Southeast Michigan Synod Mission Trip
Four of the six adult travelers on this pilgrimage were visiting the Middle East for the first time. In the group, some were excited. Some were anxious to share the experience. Some were unsure about the impact of this journey. But ultimately, lives were touched and changed as they got close to the reality of the Palestinian/Israeli conflict.
Our itinerary began in Amman, Jordan, worshipping at the Church of the Good Shepherd, touring historical sights, and experiencing the Dead Sea. We continued on to Petra and marveled at the natural beauty of the 3rd century city carved completely out of red rock.
The next, and most extensive, goal was to visit our Lutheran Mission Partners in Palestine and Israel. Crossing the border at the Allenby Bridge we experienced a slight delay but did witness Palestinians who have been waiting for hours to cross into Israel due to repeated harassment by the Israeli border guards. This treatment was to be an appetizer for other similar encounters at road blocks and check points. As we would come to learn, this is the daily struggle for the Palestinians (Muslim and Christian) under Israeli occupation.
We continued on with visits to the Holy sights around Jerusalem, walking the steps of Jesus and touring Augusta Victoria Hospital, operated by the LWF and the only hospital with specialized medicine serving more than a million Palestinians. We helped with the olive harvest at the hospital grounds and visited with Bishop Younan of the ELCJHL at the Church of the Redeemer in Jerusalem, walking the Old City and meeting the other ELCJHL congregations in Bethlehem, Beit Jala and Beit Sahur.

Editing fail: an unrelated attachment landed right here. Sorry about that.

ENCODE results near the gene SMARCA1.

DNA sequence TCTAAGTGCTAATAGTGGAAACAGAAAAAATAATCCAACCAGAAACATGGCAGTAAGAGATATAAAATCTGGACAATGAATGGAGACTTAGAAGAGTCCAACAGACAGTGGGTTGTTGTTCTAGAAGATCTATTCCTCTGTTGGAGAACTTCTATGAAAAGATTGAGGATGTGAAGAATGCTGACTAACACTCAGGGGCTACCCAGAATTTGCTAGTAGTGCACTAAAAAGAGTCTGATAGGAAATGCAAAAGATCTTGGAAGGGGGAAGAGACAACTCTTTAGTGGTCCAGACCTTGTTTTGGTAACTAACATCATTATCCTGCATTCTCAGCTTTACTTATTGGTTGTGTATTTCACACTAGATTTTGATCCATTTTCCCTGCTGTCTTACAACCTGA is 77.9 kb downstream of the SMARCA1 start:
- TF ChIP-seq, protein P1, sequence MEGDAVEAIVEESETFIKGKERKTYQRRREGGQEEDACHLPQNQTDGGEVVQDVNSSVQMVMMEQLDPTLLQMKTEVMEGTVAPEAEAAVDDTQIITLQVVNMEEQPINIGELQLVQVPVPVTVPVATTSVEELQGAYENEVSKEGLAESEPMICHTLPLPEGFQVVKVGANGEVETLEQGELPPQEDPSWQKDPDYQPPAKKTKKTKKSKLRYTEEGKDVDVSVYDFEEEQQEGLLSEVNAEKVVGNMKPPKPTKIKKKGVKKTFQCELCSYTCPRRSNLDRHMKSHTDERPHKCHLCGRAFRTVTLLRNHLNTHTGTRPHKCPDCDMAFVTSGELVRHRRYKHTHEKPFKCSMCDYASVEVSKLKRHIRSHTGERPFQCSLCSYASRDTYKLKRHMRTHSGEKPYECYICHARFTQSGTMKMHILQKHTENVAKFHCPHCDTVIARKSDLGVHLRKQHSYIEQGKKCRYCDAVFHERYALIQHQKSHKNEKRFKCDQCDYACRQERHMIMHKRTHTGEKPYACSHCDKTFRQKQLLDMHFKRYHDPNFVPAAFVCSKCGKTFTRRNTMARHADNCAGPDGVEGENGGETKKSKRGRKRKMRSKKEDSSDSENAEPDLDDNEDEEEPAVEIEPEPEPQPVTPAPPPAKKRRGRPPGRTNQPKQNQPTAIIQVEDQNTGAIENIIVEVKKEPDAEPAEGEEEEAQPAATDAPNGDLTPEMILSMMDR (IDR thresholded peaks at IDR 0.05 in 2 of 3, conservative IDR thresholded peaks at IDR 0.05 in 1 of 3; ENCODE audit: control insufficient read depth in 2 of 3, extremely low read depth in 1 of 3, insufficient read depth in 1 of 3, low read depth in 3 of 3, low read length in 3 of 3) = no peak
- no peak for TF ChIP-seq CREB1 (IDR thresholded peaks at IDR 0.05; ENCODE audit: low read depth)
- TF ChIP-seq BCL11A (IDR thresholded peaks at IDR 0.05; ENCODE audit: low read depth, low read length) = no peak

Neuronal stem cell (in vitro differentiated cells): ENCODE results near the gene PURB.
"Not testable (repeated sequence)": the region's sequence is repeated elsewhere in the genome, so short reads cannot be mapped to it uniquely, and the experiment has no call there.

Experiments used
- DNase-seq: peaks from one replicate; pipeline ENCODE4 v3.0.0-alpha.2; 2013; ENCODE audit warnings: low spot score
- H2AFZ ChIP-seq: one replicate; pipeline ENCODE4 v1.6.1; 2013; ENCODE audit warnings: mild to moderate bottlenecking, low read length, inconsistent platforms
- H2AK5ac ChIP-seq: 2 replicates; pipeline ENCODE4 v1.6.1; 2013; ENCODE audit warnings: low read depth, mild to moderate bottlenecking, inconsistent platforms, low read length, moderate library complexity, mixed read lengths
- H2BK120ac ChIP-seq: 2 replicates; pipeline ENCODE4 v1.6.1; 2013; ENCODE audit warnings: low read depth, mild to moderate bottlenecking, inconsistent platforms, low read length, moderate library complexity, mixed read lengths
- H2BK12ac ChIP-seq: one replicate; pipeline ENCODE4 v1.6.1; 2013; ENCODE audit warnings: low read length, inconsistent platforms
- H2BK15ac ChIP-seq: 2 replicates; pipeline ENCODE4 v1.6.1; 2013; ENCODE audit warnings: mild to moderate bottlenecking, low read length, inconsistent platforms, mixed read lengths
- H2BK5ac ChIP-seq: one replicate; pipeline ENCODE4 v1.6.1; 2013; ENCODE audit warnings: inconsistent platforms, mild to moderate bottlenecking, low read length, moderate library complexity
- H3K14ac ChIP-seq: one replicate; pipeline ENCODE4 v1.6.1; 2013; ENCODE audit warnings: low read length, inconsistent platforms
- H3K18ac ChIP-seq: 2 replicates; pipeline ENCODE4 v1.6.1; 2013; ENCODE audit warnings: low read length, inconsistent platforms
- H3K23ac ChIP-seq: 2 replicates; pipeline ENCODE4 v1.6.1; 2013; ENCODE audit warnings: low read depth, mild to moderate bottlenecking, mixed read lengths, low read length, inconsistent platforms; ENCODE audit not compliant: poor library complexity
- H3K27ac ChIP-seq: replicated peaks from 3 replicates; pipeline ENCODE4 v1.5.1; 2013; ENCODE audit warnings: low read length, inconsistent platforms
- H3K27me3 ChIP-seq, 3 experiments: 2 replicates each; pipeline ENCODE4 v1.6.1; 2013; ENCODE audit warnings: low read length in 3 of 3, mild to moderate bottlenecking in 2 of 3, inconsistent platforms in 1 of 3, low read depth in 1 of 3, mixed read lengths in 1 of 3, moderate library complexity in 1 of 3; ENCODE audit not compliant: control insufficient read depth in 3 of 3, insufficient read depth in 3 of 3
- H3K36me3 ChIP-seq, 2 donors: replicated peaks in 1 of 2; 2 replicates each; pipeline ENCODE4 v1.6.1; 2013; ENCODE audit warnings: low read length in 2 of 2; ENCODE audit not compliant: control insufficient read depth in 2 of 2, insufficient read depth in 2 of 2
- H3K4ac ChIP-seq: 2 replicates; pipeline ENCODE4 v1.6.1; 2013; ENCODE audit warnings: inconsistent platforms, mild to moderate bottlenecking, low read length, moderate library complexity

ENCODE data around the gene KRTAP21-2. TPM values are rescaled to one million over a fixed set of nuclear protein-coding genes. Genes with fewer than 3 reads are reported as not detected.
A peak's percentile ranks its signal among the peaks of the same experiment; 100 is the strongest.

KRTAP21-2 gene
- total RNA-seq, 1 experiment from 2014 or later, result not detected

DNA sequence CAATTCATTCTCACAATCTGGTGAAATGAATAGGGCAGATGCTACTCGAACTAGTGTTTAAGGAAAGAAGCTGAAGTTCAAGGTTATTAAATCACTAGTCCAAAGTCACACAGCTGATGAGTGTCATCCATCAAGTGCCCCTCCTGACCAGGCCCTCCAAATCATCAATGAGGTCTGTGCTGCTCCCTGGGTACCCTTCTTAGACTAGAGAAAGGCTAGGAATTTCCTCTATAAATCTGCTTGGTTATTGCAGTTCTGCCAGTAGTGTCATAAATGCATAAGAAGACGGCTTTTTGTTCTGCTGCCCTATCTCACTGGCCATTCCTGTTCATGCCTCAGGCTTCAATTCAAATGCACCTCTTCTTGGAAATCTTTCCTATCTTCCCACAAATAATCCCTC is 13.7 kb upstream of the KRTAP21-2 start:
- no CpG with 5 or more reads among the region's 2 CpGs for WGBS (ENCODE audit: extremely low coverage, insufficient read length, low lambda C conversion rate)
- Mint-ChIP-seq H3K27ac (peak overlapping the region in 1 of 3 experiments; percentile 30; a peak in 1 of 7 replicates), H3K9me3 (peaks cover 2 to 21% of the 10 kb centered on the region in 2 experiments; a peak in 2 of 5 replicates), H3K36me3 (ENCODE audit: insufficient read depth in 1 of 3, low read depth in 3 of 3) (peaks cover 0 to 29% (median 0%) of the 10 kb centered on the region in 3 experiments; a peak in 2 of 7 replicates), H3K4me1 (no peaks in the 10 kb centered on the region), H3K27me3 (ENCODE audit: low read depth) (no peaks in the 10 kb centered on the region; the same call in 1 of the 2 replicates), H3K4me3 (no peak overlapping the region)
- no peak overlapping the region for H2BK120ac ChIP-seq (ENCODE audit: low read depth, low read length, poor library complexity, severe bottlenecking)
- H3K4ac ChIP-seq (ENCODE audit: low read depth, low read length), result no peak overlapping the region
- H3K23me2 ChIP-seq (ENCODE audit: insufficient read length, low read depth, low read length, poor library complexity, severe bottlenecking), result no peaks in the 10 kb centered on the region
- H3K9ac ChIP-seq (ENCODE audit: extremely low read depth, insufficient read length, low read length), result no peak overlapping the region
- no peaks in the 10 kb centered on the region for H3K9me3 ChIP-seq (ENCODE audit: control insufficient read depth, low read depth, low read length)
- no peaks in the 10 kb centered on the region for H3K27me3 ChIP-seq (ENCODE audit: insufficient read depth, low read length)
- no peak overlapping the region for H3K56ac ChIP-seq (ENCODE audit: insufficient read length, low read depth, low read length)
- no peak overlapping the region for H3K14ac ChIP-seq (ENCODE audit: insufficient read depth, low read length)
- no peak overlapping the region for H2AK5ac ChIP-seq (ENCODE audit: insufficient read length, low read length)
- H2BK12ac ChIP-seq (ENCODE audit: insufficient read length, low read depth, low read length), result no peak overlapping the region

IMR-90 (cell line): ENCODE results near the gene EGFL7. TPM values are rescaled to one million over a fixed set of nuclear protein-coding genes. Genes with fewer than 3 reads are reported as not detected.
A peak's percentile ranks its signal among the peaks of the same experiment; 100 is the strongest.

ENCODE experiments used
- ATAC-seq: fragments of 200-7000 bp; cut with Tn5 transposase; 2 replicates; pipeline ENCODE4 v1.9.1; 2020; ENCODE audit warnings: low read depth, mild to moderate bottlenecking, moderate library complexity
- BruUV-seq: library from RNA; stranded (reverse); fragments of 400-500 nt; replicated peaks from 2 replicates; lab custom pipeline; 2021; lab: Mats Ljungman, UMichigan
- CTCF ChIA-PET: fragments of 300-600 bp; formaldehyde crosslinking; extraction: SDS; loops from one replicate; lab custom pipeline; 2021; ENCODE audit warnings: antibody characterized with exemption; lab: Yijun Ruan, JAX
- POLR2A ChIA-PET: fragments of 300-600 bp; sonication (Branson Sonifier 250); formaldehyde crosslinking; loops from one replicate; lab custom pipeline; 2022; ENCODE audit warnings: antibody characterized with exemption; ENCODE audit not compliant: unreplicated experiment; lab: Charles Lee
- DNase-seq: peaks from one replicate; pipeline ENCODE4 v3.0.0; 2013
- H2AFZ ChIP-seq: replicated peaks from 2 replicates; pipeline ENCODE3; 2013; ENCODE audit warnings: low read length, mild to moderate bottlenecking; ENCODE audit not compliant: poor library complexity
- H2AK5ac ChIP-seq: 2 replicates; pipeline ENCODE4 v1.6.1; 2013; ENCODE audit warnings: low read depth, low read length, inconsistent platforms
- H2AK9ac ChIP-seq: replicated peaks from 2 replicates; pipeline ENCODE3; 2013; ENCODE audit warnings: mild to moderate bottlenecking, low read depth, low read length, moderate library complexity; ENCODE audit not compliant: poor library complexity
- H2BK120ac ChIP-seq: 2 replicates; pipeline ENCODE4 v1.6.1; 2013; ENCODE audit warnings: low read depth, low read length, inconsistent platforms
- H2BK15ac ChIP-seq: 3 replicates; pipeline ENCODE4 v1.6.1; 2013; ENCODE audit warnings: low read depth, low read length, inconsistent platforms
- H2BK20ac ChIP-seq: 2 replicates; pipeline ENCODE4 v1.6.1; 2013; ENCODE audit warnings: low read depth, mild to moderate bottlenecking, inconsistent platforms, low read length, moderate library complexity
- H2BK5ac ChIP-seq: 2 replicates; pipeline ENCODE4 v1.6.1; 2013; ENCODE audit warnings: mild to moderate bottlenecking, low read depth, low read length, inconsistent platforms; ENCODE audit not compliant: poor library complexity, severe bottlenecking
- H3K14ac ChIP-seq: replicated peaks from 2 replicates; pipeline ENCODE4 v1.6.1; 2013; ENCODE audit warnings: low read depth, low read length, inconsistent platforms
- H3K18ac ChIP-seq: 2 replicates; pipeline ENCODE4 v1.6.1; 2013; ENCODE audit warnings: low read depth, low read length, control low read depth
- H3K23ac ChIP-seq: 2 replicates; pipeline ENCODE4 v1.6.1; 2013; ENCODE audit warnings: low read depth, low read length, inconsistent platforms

We visited with the Israeli Committee Against House Demolition (ICAHD), and our hearts were crushed to see homes that were totally demolished in order to expand illegal settlements. In Bethlehem we felt shocked when we were up close and personal with the huge towering cement barrier wall, topped with watch towers, that completely surrounds Bethlehem and makes it extremely hard if not impossible for Palestinian Christians from other parts of the Palestinian territories to visit the sight of the birth of Jesus at the Church of the Nativity.
The many encounters and conversations we had with Christian and Muslim Palestinians and also with Israeli Jews support the conclusion that the policies of Israel do not reflect the desire of the people who strive for peace and justice for all. The spirit of hope and faith is strong in the hearts of the Palestinians despite the daily turmoil and struggles just to get through their days. The gracious sincere hospitality from the Palestinians is a lesson to ALL. They remain strong in their faith and keep pressing on to endure and survive. They simply want to be free to stay in their homes, work their land and be able to have freedom of movement to family, friends, work and church.
Reactions most expressed by our travelers were “our eyes and hearts have been opened to find a way to support the Palestinians in general and our Christian sisters and brothers in the birth place of our faith. WE must speak to the fact that the roots of our Christianity have dwindled to less than 1.5% of the population from a high of 23% pre the establishment of Israel. We must speak out for a just peace. We must tell the personal stories we heard and share the experiences we had which not only increased our faith, but also changed our lives having witnessed the truth of this conflict first hand. One participant stated so profoundly, “I know what I saw and I cannot deny the facts that lay in front of me. This trip taught me a profound lesson and that is we are truly all the same. We want the same things out of life: the freedom to do what we need to do to provide for our families, to have lives filled wit enjoyment and meaning, to walk with dignity, to be recognized as equals and to be filled with the hope of a better tomorrow for our children.”